Christmas statistics and traditions
Christmas 2008 saw the UK consuming approximately 10 million turkeys, 25 million Christmas puddings, 250 million pints of beer and 35 million bottles of wine.
7 million children leave mince pies and a drink for Santa on Christmas Eve.
The UK spends £20bn on Christmas with £1.6bn going on food and drink.
Mince pies date back to medieval times and possibly long before. They are descended from a huge pie baked on Christmas Eve containing chopped beef, suet, nuts, spices and fruit of which whole dried plums were an important constituent. The pie was originally baked open but as time wore on a crust was added, on top of which a pastry effigy of the infant Jesus was laid to represent him lying in his cradle.
Why decorate fir trees?
This can be traced back to Roman times but was thought to be first introduced into this country in 1841 by Prince Albert. The custom of hanging fruit and baubles is both pagan and Christian. The decorations were originally used to symbolise the fruits of the earth and the fiery sun. Today seen in the form of tinsel and baubles.
Why a "kiss under the Mistletoe"?
Mistletoe has a magical reputation of conferring fertility. The berries grow in pairs on the stem and their milky, translucent appearance suggests male sexuality! A kissing bough would be suspended from a hook at the beginning of the Christmas season and young men were permitted to kiss any girl they managed to draw under the bough. These unsuitable associations led to many churches banning it and this still exists today in numerous parishes.
Why crackers and paper hats?
The earliest crackers were introduced in the 1850's in order to copy the Parisian fashion of gift-wrapping bon bons. They contained novelties and mottos but did not crack - the chemically treated paper that cracks was a later addition. Paper hats were introduced at a similar time but the tradition of wearing a hat to look foolish dates back to the Christmas plays of the middle ages.
Christmas Around The World
Henry VIII was the first English king to enjoy turkey, although Edward VII made eating turkey fashionable at Christmas. Indeed turkey was a luxury right up until the 1950's when refrigerators became commonplace. However, traditions for many countries around the globe vary enormously where the centrepiece can range from pork chops to curried goat!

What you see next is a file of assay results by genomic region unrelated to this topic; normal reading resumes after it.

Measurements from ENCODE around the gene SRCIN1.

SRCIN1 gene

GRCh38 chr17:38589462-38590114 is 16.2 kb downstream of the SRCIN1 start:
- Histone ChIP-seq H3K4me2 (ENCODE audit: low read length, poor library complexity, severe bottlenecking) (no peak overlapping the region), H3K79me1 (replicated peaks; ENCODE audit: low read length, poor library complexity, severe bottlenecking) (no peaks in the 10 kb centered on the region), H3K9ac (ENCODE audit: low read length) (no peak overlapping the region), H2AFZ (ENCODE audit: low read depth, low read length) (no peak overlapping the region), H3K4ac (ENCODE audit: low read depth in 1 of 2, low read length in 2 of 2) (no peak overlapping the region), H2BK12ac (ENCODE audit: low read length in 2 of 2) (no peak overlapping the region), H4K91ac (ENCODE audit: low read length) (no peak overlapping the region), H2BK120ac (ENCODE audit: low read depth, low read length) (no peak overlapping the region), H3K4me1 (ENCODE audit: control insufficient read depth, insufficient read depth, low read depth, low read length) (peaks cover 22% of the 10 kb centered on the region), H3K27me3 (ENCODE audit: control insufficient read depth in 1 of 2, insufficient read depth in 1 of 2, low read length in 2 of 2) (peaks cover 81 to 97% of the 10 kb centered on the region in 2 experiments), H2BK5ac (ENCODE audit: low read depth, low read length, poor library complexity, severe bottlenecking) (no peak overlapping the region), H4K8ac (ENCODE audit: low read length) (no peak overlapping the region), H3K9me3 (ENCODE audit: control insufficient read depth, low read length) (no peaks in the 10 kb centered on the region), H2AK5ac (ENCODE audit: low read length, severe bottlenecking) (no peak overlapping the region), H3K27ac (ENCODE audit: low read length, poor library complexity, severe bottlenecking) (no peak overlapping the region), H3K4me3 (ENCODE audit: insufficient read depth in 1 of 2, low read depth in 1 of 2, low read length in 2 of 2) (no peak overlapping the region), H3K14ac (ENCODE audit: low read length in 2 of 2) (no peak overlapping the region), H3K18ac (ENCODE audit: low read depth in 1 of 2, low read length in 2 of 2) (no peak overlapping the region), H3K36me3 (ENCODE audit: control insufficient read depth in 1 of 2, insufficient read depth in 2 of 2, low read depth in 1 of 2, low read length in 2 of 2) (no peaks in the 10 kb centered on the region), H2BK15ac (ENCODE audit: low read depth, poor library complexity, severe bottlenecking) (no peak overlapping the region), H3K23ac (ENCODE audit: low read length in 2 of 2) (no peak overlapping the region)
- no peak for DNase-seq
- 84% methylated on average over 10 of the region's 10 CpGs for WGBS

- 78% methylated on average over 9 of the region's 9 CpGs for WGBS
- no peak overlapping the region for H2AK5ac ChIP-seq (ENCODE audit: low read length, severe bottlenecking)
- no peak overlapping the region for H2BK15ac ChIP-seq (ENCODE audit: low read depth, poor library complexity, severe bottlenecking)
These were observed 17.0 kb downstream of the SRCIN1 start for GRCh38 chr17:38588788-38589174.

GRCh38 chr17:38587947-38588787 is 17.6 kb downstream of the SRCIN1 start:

Norway: The big festive feast takes place on Christmas Eve. Most people around the coastal regions eat fish - concoctions of cod and haddock and a variety called lutefisk. Inland they go for pork chops, specially prepared sausages and occasionally lamb.
Sweden: The Christmas feast consists of a smorgasbord of caviar, shellfish, cooked and raw fish and cheeses.
Ukraine: The people here prepare huge broths brimming with meat for Christmas Eve rather than Christmas day.
Czech Republic: Tradition dictates that the tree is not lit before Christmas Eve then they have a big dinner of fish soup, salads, eggs and carp. Scarily, the number of people at the table must be even or it is believed the person without a partner will die next year.
Germany: The Germans tend to have a game feast on Christmas day, usually wild boar or venison.
Jamaica: Christmas dinner usually consists of rice, gungo peas, chicken, ox tail and curried goat.
Italy: Christmas dinner in Italy can last for more than 4 hours. Most families will have 7 or more courses including antipasti, a small portion of pasta, a roast meal, followed by 2 salads and 2 sweet puddings - then cheese fruit, brandy and chocolates.
Austria: A typical Christmas dinner would consist of braised carp served with gingerbread and beer sauce.
Poland: The traditional Christmas Eve supper consists of 12 non-meat dishes, representing the months of the year and featuring fish such as pike, herring and carp. Other typical Polish dishes are fish soup, sauerkraut with wild mushrooms or peas and Polish dumplings with various fillings.